The Coming Storm
Elon of Aerilann, Elven advisor to the High King of Men, helped negotiate the treaty between Elves, Dwarves and men. He suddenly finds that fragile truce threatened from without by an unknown enemy and from within by old hatreds and prejudice. With the aid of his true-friend Colath, the wizard Jareth and the Elven archer Jalila, he goes in search of the source of the threat.
Ailith, the Heir to Riverford, fights her own silent battle. Her father has changed, but her quest to discover what changed him puts her life and very soul in danger and leaves her only one direction in which to turn. Elon.
To preserve the alliance, though, Elon will have to choose between his honor, his duty and everything for which he fought.
The Coming Storm is the most compelling book I’ve read in a long time. I realize that’s a gushy way to start a review, but as a long-time reader of fantasy novels, I’m comparing it to the often cliched books of the same type. …I’m anxious to read the next book.
Donna K. Fitch
Very good story! The plot is well developed and fast moving with strong, well developed characters that are easy to identify with and yet complex. The battle scenes are intense and the ending left me eager for more – both on the history of the world the author created and on what happens to the characters afterward. Well written epic fantasy in the middle earth tradition and definitely a must read!
Colath couldn’t remember a time when he’d ever been so weary and if he was tired, what of the men, Iric and Mortan? They hadn’t the endurance of his folk. Both were thinner in only a few weeks, there were dark hollows beneath their eyes and a dullness to them. Travel bread could sustain you but it wasn’t meant to replace real food and they hadn’t seen such in nearly a week. That had consisted of the one game they had scared up, a solitary rabbit that had somehow stayed hidden in these hills. Jalila had gotten it with one shot. The rabbit hadn’t been large.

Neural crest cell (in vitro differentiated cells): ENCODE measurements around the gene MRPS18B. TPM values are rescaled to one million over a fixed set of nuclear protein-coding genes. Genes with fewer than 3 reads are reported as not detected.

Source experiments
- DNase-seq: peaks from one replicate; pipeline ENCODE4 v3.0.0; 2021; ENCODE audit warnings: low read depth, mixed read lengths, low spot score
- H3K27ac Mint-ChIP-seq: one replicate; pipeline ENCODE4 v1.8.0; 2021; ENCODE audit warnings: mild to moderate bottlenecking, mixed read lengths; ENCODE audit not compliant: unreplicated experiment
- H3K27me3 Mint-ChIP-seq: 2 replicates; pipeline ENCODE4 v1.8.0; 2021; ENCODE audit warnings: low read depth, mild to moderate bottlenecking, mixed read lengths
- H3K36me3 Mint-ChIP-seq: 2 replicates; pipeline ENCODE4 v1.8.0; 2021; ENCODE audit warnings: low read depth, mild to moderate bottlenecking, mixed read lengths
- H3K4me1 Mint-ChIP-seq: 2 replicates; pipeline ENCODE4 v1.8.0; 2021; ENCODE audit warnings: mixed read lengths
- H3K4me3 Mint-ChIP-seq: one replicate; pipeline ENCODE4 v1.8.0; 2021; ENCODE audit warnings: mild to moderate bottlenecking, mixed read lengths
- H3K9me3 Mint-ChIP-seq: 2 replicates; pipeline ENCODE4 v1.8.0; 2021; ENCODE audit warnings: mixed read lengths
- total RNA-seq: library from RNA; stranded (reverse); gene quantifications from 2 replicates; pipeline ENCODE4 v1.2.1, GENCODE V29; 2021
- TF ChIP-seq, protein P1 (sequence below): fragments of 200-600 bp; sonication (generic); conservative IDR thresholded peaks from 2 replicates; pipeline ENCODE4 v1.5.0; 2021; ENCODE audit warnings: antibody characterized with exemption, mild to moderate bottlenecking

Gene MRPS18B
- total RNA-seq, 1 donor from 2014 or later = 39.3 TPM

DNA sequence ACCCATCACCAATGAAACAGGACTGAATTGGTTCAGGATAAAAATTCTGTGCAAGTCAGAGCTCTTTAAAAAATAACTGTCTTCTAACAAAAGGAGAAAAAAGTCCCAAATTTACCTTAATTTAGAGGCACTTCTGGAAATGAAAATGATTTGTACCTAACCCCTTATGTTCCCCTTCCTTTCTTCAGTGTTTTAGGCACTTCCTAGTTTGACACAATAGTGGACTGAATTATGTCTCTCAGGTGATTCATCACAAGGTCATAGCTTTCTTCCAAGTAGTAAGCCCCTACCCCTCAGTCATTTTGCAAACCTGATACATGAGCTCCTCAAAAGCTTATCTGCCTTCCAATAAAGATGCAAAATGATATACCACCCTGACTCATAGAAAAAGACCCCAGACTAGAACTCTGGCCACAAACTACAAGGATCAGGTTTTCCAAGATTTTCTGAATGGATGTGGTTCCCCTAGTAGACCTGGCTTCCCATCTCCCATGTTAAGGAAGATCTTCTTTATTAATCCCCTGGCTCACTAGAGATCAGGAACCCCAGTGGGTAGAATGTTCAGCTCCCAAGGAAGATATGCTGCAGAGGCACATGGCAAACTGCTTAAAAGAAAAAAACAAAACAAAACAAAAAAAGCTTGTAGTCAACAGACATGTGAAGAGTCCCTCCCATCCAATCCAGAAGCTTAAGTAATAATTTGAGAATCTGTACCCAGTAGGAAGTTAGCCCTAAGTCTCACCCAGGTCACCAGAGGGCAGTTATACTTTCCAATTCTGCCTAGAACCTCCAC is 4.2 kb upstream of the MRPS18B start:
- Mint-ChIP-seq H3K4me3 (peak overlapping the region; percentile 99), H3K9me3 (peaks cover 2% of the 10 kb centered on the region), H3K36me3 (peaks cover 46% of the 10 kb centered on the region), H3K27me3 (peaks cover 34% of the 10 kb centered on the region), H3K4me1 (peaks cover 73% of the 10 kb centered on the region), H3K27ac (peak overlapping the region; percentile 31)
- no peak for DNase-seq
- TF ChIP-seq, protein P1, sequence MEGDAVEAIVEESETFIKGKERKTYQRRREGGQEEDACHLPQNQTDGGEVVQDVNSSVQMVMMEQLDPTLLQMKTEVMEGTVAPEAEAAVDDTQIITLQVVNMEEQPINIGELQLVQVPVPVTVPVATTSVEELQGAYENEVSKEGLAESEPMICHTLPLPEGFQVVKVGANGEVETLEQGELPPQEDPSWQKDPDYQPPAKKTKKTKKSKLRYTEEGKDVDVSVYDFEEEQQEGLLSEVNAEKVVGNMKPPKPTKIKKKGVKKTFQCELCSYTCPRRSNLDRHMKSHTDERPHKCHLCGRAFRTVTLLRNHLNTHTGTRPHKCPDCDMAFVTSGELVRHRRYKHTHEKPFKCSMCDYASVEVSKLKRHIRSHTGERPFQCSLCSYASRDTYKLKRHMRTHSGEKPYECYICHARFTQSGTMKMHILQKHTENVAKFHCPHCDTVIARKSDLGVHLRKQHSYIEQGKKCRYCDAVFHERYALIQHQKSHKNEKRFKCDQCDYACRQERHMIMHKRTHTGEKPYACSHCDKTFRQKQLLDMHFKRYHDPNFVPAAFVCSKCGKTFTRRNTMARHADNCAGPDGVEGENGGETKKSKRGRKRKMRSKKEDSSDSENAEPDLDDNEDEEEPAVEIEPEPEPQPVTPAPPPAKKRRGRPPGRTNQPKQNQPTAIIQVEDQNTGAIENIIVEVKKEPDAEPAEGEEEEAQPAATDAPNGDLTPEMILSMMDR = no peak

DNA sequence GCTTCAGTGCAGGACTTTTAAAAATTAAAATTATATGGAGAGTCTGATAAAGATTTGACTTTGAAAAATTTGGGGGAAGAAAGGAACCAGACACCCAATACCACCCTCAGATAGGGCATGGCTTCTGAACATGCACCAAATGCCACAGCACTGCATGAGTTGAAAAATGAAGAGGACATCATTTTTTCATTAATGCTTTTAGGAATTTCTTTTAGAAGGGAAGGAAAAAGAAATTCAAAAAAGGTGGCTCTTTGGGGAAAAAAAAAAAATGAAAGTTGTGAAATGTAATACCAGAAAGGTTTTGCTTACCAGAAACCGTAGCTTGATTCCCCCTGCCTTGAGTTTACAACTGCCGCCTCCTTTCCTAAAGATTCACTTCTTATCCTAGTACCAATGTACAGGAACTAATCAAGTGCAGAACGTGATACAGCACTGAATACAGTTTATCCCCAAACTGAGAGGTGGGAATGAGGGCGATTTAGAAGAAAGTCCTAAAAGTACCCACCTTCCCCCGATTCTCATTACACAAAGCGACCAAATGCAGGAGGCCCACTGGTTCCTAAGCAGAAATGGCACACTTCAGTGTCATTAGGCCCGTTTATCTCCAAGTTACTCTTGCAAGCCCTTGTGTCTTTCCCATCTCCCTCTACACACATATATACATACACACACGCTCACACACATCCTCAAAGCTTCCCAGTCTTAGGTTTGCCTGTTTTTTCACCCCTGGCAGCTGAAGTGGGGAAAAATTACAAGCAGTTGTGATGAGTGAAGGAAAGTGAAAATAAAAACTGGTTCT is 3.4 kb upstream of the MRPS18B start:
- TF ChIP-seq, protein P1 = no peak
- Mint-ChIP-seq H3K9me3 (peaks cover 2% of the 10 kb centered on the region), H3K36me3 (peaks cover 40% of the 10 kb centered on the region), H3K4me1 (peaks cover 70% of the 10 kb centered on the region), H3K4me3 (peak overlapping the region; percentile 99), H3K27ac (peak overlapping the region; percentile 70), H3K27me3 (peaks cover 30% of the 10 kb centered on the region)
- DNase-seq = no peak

Of other game, they saw only carcasses rotting in the sun. Boggins or boggarts, who loved entrails but not much else.
They had to get away from the borderlands and soon but that was becoming more difficult with each passing day. The line between the borderlands and the rest of the Kingdoms had blurred. Narrowly missing an encounter with a firbolg, they’d also avoided an ogre and several boggins. They’d spent a day or so upon a tor, looked down the slopes from the rocks at its crown to watch as a troop of boggarts passed below them. Thankfully, they hadn’t picked up on their scent or were so intent on their own quarrels they hadn’t noticed. Without warning a trio of the boggarts had leaped upon another and torn it to shreds. When they were gone a salamander had crept out from the rocks at the base of the hill where it had been hiding and made a fine meal of what the other boggarts hadn’t finished.
Manticores, they learned, hunted in prides much like some desert cats. The one they’d first seen had likely been a solitary young male, if they held true to that comparison.
All were far out of their normal ranges and too many in number.
A firbolg come down from the high ranges you would see once or twice a year, perhaps, after a hard winter. Young boggins and boggarts weren’t uncommon and the reason for the Hunters, most often. The smart ones learned their lesson and fled back to the borderlands screaming their frustration and defiance. Stupid ones died. Kobolds came once a season, maybe. Ogres and trolls once or so every few years. As for goblins, this wasn’t their territory so much as north and east but every few years a new leader would come along and gather them all up for a raid. It would take a small army of Hunters to rout them and send them running back to their own lands again. Never without there being wounded on both sides. Thankfully, they’d seen no trolls yet, nor goblins. So few in number, he and his small party would never have stood a chance against them, not with men in their party.
It was enough and more than enough, both north and south. Time to go home, to return to Aerilann. It was the how that was difficult, he thought, as he brooded beneath the overhang and stared out into the night. Somewhere not far enough away something screamed at the darkness.
They’d run across a trail of a number of orcs running before them.
Behind, of course and in both other directions, was more of the same.
The orcs, those monstrous, bear-like things with their oddly hinged jaws were more than his small party could face, particularly Iric and Mortan. Despite their protest, he and the two other elves had taken their watch this night. In the end, both men had to admit they were too weary to be useful. What tricks men used to stay alert had long since worn off. They were completely exhausted and both now slept deeply.
Alic gestured a warning and Colath tensed.
They’d had many nights like these, startled into alertness by some sign or strange noise. Once they’d had to kill a basilisk looking for a temporary den. Alic had been caught and frozen, to his shame, before the glare in those eyes.
That was the basilisk’s magic, their method for capturing their prey.
No shame to him, though, as basilisks here were as common as salamanders – that is, not common at all. They were southeastern creatures.
Then Colath caught the scent of what alarmed Alic, a faint stinging in his nostrils. A boggart or boggarts and near. He nudged Jalila gently. She rolled over, instantly aware and awake.